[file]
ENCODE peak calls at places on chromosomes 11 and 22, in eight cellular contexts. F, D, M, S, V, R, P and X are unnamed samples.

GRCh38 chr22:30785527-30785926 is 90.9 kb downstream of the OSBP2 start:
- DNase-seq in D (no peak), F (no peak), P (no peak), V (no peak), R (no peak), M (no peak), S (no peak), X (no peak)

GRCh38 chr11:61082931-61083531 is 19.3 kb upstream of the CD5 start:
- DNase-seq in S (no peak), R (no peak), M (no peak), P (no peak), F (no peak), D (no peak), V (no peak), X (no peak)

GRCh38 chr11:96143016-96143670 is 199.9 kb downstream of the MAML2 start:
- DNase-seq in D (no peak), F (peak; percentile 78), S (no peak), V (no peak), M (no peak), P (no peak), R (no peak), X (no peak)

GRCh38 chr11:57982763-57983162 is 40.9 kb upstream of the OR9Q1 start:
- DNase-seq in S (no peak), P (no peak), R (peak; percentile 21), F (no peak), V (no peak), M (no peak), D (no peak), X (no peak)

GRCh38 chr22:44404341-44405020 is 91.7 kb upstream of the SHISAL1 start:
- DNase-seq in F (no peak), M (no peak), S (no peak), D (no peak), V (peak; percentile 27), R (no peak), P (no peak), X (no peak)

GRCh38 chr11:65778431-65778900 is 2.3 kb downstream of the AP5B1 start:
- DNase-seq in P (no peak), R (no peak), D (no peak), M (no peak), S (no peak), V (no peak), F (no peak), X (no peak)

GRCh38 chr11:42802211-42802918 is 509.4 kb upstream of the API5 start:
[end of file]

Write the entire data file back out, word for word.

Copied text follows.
ENCODE peak calls at places on chromosomes 11 and 22, in eight cellular contexts. F, D, M, S, V, R, P and X are unnamed samples.

GRCh38 chr22:30785527-30785926 is 90.9 kb downstream of the OSBP2 start:
- DNase-seq in D (no peak), F (no peak), P (no peak), V (no peak), R (no peak), M (no peak), S (no peak), X (no peak)

GRCh38 chr11:61082931-61083531 is 19.3 kb upstream of the CD5 start:
- DNase-seq in S (no peak), R (no peak), M (no peak), P (no peak), F (no peak), D (no peak), V (no peak), X (no peak)

GRCh38 chr11:96143016-96143670 is 199.9 kb downstream of the MAML2 start:
- DNase-seq in D (no peak), F (peak; percentile 78), S (no peak), V (no peak), M (no peak), P (no peak), R (no peak), X (no peak)

GRCh38 chr11:57982763-57983162 is 40.9 kb upstream of the OR9Q1 start:
- DNase-seq in S (no peak), P (no peak), R (peak; percentile 21), F (no peak), V (no peak), M (no peak), D (no peak), X (no peak)

GRCh38 chr22:44404341-44405020 is 91.7 kb upstream of the SHISAL1 start:
- DNase-seq in F (no peak), M (no peak), S (no peak), D (no peak), V (peak; percentile 27), R (no peak), P (no peak), X (no peak)

GRCh38 chr11:65778431-65778900 is 2.3 kb downstream of the AP5B1 start:
- DNase-seq in P (no peak), R (no peak), D (no peak), M (no peak), S (no peak), V (no peak), F (no peak), X (no peak)

GRCh38 chr11:42802211-42802918 is 509.4 kb upstream of the API5 start: